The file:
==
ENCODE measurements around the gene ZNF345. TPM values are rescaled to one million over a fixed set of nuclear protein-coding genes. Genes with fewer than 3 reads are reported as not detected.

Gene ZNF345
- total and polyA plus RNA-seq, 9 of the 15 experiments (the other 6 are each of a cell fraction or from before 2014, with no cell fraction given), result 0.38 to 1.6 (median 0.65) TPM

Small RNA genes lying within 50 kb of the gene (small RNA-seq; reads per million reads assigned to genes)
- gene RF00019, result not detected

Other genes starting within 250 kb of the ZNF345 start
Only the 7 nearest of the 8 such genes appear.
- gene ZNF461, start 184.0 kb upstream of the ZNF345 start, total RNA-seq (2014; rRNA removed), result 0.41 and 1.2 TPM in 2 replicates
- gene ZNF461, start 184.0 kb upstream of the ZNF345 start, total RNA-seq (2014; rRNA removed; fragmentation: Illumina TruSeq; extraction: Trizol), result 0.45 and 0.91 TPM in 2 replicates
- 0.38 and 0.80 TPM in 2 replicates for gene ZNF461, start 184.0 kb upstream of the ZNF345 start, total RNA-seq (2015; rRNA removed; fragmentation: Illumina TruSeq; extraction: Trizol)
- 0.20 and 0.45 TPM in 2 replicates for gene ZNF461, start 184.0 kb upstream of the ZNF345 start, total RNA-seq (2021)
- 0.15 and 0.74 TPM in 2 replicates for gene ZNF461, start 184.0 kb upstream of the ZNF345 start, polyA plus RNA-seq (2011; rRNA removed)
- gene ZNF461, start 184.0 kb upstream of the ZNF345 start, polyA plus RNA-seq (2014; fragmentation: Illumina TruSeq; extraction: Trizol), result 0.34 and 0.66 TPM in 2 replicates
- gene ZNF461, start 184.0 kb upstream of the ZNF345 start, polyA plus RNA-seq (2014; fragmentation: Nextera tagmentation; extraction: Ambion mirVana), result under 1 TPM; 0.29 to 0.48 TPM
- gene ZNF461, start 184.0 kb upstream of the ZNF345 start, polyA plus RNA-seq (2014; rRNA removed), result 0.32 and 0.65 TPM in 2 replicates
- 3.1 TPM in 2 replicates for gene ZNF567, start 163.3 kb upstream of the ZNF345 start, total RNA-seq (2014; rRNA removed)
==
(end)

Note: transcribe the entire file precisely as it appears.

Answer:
ENCODE measurements around the gene ZNF345. TPM values are rescaled to one million over a fixed set of nuclear protein-coding genes. Genes with fewer than 3 reads are reported as not detected.

Gene ZNF345
- total and polyA plus RNA-seq, 9 of the 15 experiments (the other 6 are each of a cell fraction or from before 2014, with no cell fraction given), result 0.38 to 1.6 (median 0.65) TPM

Small RNA genes lying within 50 kb of the gene (small RNA-seq; reads per million reads assigned to genes)
- gene RF00019, result not detected

Other genes starting within 250 kb of the ZNF345 start
Only the 7 nearest of the 8 such genes appear.
- gene ZNF461, start 184.0 kb upstream of the ZNF345 start, total RNA-seq (2014; rRNA removed), result 0.41 and 1.2 TPM in 2 replicates
- gene ZNF461, start 184.0 kb upstream of the ZNF345 start, total RNA-seq (2014; rRNA removed; fragmentation: Illumina TruSeq; extraction: Trizol), result 0.45 and 0.91 TPM in 2 replicates
- 0.38 and 0.80 TPM in 2 replicates for gene ZNF461, start 184.0 kb upstream of the ZNF345 start, total RNA-seq (2015; rRNA removed; fragmentation: Illumina TruSeq; extraction: Trizol)
- 0.20 and 0.45 TPM in 2 replicates for gene ZNF461, start 184.0 kb upstream of the ZNF345 start, total RNA-seq (2021)
- 0.15 and 0.74 TPM in 2 replicates for gene ZNF461, start 184.0 kb upstream of the ZNF345 start, polyA plus RNA-seq (2011; rRNA removed)
- gene ZNF461, start 184.0 kb upstream of the ZNF345 start, polyA plus RNA-seq (2014; fragmentation: Illumina TruSeq; extraction: Trizol), result 0.34 and 0.66 TPM in 2 replicates
- gene ZNF461, start 184.0 kb upstream of the ZNF345 start, polyA plus RNA-seq (2014; fragmentation: Nextera tagmentation; extraction: Ambion mirVana), result under 1 TPM; 0.29 to 0.48 TPM
- gene ZNF461, start 184.0 kb upstream of the ZNF345 start, polyA plus RNA-seq (2014; rRNA removed), result 0.32 and 0.65 TPM in 2 replicates
- 3.1 TPM in 2 replicates for gene ZNF567, start 163.3 kb upstream of the ZNF345 start, total RNA-seq (2014; rRNA removed)